I threw the shattered remains in the bin. It had been a simple accident, and if I could not replace it like for like, it could just as easily be replaced with something different and much more affordable that would serve exactly the same purpose. It really didn’t matter… things don’t. Except, illogically, it did. I bit back totally unreasonable tears for several hours afterwards, knowing full well that it really didn’t matter… and feeling, like the proverbial camel, that it was the final straw.
I would be hard pushed to lay the blame on any one thing. There have been a host of things over the past few months and I suppose I am tired. Most of it has been an assault of pinpricks, and I have probably been running on empty for a while.
One of the major factors has been my son’s lack of a bathroom for the past three months, since it was ripped out for drying and replacement after a leak… three months where my bathroom, five miles from his home, has been his bathroom, with all that entails in terms of travel, disruption and the washing of walls. It may not seem like a big thing, but it has completely reordered the days and, by the time I get home, walk the dog again and do the necessary jobs, I am too damnably tired to even think about using the bathroom myself and have fallen behind with just about everything.
That gets to me, and it gets me down, so I was in not in the brightest of moods when I left home far too early this morning to let the workmen into my son’s home. Granted, and with luck, it takes us one step closer to the reinstatement of his bathroom, but I would gladly have stayed mouldering in bed for a little while longer.
Once the builders and my son had been fed and supplied with coffee, I gardened, baked and cooked while he soaked in the hot tub, a therapeutic necessity that helps him get moving. My next job was to treat the water with the various sanitising chemicals, so, catching sight of him leaving the tub, I wandered out to do the needful.
He lingered talking while I worked, therefore I am blaming him. Or the worn soles of my shoes. Or perhaps Fate took a hand… for the next thing I know, I am head first in the tub. My feet slid out, tipping me forward and I did a somersault for which, my son assures me, I would have been given a perfect ten.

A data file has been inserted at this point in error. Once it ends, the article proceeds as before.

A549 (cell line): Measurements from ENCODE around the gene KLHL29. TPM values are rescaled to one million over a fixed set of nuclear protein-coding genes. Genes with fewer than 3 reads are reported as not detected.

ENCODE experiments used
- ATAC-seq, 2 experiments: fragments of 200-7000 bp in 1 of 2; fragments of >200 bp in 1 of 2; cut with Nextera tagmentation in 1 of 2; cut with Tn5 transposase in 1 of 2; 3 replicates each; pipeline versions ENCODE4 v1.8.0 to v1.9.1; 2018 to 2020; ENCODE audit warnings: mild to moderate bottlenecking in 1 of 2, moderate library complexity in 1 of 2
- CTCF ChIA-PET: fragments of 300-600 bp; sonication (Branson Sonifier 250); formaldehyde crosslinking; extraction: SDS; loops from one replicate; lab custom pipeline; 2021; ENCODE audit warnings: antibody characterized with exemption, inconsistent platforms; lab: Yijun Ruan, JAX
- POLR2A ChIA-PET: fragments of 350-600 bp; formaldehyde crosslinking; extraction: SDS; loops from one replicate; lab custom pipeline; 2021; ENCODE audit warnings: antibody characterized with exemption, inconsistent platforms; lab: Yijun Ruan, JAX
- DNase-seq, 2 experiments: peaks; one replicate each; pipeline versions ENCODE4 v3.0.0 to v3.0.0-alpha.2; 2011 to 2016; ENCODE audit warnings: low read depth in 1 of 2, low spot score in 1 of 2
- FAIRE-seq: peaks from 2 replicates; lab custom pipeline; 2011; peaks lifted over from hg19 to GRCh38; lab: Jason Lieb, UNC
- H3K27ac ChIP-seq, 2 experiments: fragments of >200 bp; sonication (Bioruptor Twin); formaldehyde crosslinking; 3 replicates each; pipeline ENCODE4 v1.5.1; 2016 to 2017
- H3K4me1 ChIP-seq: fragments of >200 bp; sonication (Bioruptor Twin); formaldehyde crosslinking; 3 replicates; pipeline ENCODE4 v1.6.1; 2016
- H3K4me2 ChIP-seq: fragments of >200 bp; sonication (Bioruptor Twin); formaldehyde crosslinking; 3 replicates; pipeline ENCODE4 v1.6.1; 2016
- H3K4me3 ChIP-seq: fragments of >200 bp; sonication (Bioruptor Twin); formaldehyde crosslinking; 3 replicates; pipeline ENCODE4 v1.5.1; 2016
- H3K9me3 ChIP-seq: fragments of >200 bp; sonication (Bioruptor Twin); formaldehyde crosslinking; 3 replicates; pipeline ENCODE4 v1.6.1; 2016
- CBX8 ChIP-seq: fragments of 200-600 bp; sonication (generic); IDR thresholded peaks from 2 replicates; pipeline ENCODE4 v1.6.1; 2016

Soaked head to foot, I surfaced to find said son bent double and laughing fit to bust. This unseemly mirth drew the attention of the builders. It was infectious. Everyone laughed, including me.
Dripping and squelching my way to my son’s wardrobe, I purloined such clothing as could be made to fit and shoved my wet clothes in the washing machine. My son was still laughing as I emerged, sporting a stormtrooper T-shirt; well, he does have the Darth Vader ringtone allocated to me. Great guffaws overtook him every time he looked my way and I couldn’t help laughing too… and, in spite of the aches that were settling in, by the time I went home I felt much better than I have for a while.
I thought back to a recent conversation about the healing to be found in laughter. There is a lot of science to back up the benefits of laughter, from the release of endorphins and an increase in T-cells, to the lowering of blood pressure. But there is something about shared laughter that goes one step further, releasing tensions at personal levels and healing stressed relationships… even with parts of yourself. The mind may recognise what the emotions refuse to admit and what the body resists. Laughter opens the lines of communication between the sundered parts of ourselves and realigns them.
We don’t seem to laugh often enough these days. Especially not the kind of belly-laugh that involves the whole body. I wonder if we have become too shy or too conscious to laugh until we cry? If so, it would be a great shame… because laughter heals far more than we think.
* In case this colloquialism has not made it across the Pond, ‘khazi’, which may be spelled in several ways, is a slang term for a toilet or outhouse… which was once, in living memory, one and the same thing.